Now when I say, she is Chinese, so she has beautiful skin, or he is of african american so he has a good muscle build, does not make me a racist. And I think the same stays true for what I said before.

 

Its not so much the comment, but its the intent and the actions that matter.

 

As I a said before, I have been on the other side and have experienced racism. Please do not call this racism. It isn't even close. The hatred people show you when they show racism cuts your heart like a whiplash. And it ain't this. Just a stare is filled with so much negative energy that you can actually feel it.


I don't agree that engaging in positive stereotypes is not racist.  In some ways positive stereotypes are just as harmful as negative ones, because they erase the effort of the individual. 

 

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#84 of 158 Old 07-28-2011, 07:35 AM
 
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We got some comments like that, but less than yours it seems because DH is not African, he's Palauan (like Samoan). I would not be offended either- I mean, they all seem like positive comments to me, albeit worded a little funny. 

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Quote:
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I don't agree that engaging in positive stereotypes is not racist.  In some ways positive stereotypes are just as harmful as negative ones, because they erase the effort of the individual. 

 



So would it be racist to only be attracted to one race and not another?  Lilke my mom, after her divorce, has only dated Asian men.  She says she likes their features.  My DH is attracted to brunettes, not blonds - does that make him racist towards ethnicities that usually have blond hair?  I guess I'm not sure we can call complementing someone on a feature of theirs, that may be typical of a certain race, as racist. 

 


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#86 of 158 Old 07-28-2011, 08:31 AM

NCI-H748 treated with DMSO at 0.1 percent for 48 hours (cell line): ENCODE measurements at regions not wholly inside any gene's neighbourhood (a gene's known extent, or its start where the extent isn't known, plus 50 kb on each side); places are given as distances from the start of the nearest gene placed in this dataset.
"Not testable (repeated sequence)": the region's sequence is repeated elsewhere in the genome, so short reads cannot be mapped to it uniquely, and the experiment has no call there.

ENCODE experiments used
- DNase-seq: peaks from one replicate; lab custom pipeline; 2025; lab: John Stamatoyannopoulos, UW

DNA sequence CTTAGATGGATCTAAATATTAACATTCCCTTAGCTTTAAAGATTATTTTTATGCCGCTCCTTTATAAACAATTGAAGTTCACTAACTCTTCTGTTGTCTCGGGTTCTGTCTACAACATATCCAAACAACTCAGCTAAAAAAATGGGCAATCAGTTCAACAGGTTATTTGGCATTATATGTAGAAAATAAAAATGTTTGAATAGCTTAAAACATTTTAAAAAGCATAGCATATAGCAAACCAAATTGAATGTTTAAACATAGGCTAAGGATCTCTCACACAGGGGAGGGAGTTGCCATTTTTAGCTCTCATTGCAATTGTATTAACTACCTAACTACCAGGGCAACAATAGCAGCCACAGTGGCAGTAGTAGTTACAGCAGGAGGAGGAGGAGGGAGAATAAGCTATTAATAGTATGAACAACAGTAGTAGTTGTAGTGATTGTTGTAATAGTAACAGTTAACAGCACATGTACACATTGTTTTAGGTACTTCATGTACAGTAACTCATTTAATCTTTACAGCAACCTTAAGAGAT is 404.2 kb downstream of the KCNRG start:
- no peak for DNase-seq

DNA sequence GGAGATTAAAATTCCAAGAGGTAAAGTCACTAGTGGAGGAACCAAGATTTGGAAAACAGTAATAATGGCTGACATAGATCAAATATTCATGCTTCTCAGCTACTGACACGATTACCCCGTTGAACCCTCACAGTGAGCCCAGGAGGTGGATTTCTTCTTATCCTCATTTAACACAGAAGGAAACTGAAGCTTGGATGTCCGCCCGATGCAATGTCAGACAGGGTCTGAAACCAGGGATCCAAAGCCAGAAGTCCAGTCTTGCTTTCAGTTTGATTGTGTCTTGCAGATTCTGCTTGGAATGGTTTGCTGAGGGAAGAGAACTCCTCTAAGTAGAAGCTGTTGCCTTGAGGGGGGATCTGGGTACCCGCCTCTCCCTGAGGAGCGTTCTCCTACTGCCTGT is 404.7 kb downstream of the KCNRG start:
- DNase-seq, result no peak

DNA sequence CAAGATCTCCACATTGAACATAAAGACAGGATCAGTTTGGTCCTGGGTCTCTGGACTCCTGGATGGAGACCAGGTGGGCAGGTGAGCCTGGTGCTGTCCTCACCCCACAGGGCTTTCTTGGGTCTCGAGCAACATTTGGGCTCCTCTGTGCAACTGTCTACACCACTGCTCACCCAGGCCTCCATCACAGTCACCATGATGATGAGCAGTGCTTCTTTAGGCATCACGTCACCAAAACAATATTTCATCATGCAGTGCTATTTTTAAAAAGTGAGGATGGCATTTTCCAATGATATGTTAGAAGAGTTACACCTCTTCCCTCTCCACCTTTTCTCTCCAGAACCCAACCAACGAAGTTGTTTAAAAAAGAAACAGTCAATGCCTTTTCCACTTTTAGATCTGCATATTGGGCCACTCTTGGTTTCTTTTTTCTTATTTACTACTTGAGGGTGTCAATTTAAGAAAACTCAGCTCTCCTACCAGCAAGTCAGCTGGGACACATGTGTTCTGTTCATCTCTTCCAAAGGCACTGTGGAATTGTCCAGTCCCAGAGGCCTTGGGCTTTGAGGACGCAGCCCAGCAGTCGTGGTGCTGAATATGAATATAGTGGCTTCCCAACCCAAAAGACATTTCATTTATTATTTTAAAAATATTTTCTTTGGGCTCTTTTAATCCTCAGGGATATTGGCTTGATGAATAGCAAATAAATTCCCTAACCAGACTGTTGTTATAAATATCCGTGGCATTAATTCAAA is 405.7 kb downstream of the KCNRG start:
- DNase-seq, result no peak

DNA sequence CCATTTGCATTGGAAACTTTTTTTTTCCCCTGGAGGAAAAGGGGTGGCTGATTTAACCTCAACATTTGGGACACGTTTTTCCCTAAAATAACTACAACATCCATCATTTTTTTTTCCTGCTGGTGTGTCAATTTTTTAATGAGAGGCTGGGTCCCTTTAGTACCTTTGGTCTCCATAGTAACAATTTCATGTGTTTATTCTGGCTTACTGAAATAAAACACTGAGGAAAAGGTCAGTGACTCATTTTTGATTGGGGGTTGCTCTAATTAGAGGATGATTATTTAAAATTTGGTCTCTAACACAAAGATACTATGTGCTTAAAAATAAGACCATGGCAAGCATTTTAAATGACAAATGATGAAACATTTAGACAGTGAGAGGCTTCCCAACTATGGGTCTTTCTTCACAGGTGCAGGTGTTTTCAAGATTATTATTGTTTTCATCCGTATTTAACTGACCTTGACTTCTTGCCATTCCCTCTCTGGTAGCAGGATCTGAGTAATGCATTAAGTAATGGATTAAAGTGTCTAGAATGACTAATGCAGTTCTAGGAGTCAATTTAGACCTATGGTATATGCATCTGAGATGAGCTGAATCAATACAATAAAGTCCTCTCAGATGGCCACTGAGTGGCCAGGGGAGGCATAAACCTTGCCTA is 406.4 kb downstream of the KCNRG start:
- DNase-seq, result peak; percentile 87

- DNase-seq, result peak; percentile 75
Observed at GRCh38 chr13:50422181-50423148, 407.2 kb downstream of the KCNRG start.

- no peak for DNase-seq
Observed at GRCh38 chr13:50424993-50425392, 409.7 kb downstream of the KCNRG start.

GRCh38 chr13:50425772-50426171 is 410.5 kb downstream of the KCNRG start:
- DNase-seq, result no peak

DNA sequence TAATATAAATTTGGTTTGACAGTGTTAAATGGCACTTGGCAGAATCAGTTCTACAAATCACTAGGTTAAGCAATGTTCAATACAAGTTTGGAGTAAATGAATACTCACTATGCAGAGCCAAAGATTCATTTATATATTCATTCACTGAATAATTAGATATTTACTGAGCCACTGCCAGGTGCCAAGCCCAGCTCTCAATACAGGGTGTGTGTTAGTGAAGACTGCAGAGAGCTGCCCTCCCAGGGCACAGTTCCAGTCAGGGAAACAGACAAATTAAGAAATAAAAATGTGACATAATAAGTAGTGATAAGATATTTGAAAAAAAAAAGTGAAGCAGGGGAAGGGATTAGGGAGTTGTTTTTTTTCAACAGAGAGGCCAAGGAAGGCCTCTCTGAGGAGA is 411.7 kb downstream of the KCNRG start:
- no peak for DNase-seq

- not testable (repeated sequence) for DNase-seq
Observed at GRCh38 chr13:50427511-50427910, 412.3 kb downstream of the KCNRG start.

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Everyone is entitled to have personal preferences, and what you find attractive isn't really up for a vote, right?  But depending on what those attractions are, they could be based in racism, and that's worth thinking about, in my opinion. 

 

Aside from that, what I am talking about is so-called positive stereotypes, like that Asians are smart or good at math, that blacks are athletic, or good dancers or natural singers... These comments may seem complimentary, but the end result is that they negate the effort made by the individual members of those ethnic groups to excel in those areas.  Does that make sense? 

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#87 of 158 Old 07-29-2011, 07:27 AM
 
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I understand what you mean, but what I want to say is that it does not count as racism. Racism is something completely different than what you say. But yes what you say makes sense, that their effort put into it may not be taken into account. But that does not apply to every instance, and it is definitely not racism.

So does when people comment you on your looks. For example brown skin is genetic, and it has no effort of the person involved and so is shiny skin, and blue eyes. Some races have particular genes which might give them certain advantages. And that is a fact.

But at the same time I wouldn't say all african americans will be atheletic, or all african americans who are atheletic are so because of their genes and not because of their effort.

 

Basically what I mean to say is that, commenting on others looks and features does not simply make you racist or it does not count as racism. There might be negative effects of what you say, but it does not count as racism.